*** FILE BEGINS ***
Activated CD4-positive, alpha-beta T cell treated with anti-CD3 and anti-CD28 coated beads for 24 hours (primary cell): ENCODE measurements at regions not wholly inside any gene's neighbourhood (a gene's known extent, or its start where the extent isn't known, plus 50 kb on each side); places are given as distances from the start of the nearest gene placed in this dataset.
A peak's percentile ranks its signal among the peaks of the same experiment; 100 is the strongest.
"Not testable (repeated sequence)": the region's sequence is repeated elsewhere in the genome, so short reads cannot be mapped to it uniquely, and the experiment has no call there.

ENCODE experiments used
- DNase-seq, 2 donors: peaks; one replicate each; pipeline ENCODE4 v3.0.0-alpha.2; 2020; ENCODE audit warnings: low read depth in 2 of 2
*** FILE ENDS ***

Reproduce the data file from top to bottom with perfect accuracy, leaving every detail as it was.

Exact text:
Activated CD4-positive, alpha-beta T cell treated with anti-CD3 and anti-CD28 coated beads for 24 hours (primary cell): ENCODE measurements at regions not wholly inside any gene's neighbourhood (a gene's known extent, or its start where the extent isn't known, plus 50 kb on each side); places are given as distances from the start of the nearest gene placed in this dataset.
A peak's percentile ranks its signal among the peaks of the same experiment; 100 is the strongest.
"Not testable (repeated sequence)": the region's sequence is repeated elsewhere in the genome, so short reads cannot be mapped to it uniquely, and the experiment has no call there.

ENCODE experiments used
- DNase-seq, 2 donors: peaks; one replicate each; pipeline ENCODE4 v3.0.0-alpha.2; 2020; ENCODE audit warnings: low read depth in 2 of 2